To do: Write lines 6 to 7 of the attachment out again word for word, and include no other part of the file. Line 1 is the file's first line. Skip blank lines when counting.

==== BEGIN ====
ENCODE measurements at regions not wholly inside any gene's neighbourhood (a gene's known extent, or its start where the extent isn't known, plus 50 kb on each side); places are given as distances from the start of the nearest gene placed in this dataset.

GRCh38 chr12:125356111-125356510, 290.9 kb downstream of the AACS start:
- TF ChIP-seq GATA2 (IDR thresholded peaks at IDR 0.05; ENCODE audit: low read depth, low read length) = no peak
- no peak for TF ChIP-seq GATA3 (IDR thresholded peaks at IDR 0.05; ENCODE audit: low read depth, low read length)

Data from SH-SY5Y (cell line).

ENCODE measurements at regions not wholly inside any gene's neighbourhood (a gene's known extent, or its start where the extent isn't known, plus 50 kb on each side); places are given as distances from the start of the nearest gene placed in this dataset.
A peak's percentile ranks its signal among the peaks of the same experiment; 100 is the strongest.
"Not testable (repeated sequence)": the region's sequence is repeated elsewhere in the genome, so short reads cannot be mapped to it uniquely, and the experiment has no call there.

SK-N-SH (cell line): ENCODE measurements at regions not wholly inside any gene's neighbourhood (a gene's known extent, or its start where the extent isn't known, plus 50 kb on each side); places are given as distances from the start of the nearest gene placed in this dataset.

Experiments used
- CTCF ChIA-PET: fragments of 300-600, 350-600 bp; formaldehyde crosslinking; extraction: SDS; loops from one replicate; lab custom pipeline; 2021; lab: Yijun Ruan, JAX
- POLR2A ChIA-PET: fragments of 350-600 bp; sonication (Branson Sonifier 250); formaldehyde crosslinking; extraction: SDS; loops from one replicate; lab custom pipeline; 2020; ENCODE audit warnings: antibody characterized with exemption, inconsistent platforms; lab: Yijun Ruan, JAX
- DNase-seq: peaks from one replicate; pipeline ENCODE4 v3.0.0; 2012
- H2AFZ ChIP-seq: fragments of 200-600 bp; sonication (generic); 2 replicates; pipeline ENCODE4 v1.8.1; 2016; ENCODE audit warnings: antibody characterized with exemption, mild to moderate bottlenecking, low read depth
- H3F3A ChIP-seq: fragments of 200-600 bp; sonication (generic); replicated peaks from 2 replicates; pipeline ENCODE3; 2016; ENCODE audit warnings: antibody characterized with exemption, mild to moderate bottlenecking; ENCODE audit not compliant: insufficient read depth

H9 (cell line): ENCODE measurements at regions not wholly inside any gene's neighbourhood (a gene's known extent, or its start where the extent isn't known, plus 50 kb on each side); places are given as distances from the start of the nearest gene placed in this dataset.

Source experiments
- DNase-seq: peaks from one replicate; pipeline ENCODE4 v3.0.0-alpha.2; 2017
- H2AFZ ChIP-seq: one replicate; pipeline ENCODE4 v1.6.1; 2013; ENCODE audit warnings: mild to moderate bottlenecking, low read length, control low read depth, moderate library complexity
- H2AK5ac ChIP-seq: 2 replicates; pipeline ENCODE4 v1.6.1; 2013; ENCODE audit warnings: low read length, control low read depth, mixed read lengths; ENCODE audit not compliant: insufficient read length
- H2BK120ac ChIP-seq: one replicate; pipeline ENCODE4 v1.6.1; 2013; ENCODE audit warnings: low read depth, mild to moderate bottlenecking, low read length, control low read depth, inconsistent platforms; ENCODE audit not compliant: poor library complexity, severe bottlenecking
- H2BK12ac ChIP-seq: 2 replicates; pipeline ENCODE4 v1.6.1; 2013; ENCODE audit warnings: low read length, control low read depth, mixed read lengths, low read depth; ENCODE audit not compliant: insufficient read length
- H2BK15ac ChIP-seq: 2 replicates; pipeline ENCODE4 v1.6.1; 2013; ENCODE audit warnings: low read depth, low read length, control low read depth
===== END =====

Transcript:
ENCODE measurements at regions not wholly inside any gene's neighbourhood (a gene's known extent, or its start where the extent isn't known, plus 50 kb on each side); places are given as distances from the start of the nearest gene placed in this dataset.
A peak's percentile ranks its signal among the peaks of the same experiment; 100 is the strongest.